Another court finds keyword buys don’t cause likely confusion

USA Nutraceuticals Group, Inc. v. BPI Sports, LLC, 2016 WL
695596, No. 15-CIV-80352 (S.D. Fla. Feb. 22, 2016)
 
Plaintiff, here “Beast,” sells sports nutrition supplements
using trademarks such as “Beast,” “Beast Sports,” “Beast Mode,” and “Train Like
a Beast.” They’re packaged with the color “Beast Blue” and “a prominent ‘B’ in
black lettering.” Beast has used the “B” since 2008.  BPI sells competing products under the marks “BPI”
and “Be Better. Be Stronger. BPI,” the former of which was registered in 2012
and used since 2009.  BPI began using the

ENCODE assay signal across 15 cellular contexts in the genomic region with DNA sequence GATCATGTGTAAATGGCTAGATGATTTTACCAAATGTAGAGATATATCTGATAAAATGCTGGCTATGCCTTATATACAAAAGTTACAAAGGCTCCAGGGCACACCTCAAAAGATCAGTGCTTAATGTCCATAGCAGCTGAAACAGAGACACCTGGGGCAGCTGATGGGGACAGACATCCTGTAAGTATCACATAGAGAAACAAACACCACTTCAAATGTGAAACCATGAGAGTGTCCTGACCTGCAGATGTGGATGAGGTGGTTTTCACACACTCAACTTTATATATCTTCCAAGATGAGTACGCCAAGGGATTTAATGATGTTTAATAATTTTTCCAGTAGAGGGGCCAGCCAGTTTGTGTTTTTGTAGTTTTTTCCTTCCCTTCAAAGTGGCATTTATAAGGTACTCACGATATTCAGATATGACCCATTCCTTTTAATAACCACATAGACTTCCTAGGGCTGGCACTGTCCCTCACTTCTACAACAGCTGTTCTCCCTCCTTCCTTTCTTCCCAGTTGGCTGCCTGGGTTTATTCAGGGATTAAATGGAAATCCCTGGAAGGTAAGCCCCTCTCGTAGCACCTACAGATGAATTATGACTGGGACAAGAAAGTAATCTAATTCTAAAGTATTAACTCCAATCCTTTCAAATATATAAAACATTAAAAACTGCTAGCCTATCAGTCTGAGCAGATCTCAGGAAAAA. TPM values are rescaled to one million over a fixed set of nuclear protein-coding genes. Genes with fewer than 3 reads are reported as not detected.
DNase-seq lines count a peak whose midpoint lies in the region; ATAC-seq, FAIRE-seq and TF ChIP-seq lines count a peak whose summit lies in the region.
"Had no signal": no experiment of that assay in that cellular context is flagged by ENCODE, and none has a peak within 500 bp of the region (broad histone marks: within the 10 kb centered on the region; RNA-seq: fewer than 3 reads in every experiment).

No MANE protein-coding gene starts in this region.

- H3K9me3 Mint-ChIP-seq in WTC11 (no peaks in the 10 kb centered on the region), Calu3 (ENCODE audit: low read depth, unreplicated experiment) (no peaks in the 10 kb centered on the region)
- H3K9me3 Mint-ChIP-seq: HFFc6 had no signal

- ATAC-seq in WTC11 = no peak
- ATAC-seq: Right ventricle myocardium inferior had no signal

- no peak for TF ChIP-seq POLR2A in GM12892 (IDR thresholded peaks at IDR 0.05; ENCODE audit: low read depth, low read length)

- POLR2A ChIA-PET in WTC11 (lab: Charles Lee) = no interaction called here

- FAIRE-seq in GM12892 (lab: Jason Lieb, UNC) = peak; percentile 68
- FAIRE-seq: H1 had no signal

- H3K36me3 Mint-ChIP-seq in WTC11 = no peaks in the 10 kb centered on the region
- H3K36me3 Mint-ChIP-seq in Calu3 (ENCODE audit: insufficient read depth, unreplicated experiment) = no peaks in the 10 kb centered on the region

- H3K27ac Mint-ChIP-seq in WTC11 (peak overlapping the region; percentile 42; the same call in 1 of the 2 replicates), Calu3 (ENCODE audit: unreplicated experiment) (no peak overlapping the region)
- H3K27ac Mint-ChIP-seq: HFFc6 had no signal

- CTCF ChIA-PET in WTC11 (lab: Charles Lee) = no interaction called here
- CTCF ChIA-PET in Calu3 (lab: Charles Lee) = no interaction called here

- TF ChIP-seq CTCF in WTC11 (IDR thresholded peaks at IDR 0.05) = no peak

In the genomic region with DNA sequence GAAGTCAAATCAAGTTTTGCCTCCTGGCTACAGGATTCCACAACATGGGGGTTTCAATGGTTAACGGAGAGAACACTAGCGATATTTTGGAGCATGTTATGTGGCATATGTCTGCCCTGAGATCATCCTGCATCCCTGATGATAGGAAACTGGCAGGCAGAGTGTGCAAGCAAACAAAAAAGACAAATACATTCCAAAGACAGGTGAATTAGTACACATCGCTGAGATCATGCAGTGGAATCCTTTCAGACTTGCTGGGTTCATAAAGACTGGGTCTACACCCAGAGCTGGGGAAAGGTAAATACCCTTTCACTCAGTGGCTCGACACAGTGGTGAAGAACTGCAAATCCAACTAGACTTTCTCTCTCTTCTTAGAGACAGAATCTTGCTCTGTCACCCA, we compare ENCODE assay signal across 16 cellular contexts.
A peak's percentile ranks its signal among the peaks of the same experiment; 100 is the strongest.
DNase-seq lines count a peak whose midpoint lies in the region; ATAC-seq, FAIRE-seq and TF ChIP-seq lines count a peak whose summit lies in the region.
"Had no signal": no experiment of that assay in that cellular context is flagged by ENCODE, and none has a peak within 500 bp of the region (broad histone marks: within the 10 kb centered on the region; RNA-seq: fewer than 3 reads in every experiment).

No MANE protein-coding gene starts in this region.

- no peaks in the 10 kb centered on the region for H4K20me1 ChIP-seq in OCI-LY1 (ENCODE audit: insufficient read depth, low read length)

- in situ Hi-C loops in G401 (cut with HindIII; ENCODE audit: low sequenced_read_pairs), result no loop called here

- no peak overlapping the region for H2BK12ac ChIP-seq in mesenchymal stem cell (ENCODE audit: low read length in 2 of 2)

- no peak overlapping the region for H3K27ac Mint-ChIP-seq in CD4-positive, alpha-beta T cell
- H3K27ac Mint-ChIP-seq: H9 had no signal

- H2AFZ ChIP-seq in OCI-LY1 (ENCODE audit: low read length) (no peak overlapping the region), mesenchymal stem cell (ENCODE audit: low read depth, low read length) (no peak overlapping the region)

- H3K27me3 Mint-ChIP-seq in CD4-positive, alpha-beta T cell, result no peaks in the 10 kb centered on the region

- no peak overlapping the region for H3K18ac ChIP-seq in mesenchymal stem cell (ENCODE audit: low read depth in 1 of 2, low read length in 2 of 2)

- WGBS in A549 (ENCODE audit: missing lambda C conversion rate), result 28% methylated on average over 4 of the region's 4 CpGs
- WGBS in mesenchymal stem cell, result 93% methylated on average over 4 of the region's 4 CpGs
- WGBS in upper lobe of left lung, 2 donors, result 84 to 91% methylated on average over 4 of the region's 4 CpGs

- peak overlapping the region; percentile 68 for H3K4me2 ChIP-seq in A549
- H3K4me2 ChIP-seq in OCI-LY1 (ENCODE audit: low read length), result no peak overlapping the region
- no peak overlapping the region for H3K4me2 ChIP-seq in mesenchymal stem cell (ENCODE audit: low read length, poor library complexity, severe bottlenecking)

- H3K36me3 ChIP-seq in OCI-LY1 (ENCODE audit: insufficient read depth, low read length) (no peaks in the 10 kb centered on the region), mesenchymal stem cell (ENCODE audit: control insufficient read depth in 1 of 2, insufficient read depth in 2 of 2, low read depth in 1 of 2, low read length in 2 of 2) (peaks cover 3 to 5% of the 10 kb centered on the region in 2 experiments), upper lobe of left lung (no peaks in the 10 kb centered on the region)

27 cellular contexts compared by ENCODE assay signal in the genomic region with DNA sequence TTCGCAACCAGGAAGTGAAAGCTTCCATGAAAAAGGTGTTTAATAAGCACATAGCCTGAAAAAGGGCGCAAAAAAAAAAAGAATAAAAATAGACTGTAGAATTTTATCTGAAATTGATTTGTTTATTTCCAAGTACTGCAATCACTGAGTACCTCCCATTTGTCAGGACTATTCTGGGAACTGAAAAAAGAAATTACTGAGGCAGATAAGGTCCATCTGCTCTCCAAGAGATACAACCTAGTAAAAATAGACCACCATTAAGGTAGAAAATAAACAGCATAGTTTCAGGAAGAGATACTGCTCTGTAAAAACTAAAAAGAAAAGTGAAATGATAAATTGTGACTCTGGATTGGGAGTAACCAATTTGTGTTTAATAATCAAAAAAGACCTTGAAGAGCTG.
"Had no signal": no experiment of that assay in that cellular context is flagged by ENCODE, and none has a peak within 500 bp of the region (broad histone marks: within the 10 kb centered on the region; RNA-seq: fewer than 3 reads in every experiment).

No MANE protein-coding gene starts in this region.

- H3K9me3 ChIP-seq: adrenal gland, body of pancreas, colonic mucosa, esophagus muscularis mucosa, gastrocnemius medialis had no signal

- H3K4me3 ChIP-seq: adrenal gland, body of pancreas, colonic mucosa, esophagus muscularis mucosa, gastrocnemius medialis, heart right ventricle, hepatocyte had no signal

Better/Stronger mark on its products in early 2015.
 
BPI allegedly found that Beast had been buying keywords on
Amazon that included the BPI mark, along with “BPI Sports” (another BPI federally
registered mark), as well as “Best BCAA,” “Best Creatine,” and “Whey HD,” products
sold by BPI.
 

The banner redirects to a website offering Beast products
(though it was contested whether this meant a Beast-operated website or an
Amazon page).
 
In addition to its keyword buys, Beast allegedly infringed the
Be Better Be Stronger mark by using a tagline incorporating the stylized “B”
followed by the words “Original,” “Genuine,” and “More.”  This could be interpreted to read as “B
Original B Genuine B More,” allegedly confusingly similar to Be Better Be
Stronger BPI.
 

Beast argued that BPI lacked rights in the Better/Stronger
mark.  BPI’s CEO attested, under penalty
of perjury, that BPI had been using that mark “on all of its product labels,
product packs, advertisements, billboards, videos, and other promotional
materials” since April 7, 2015, which was enough to constitute evidence of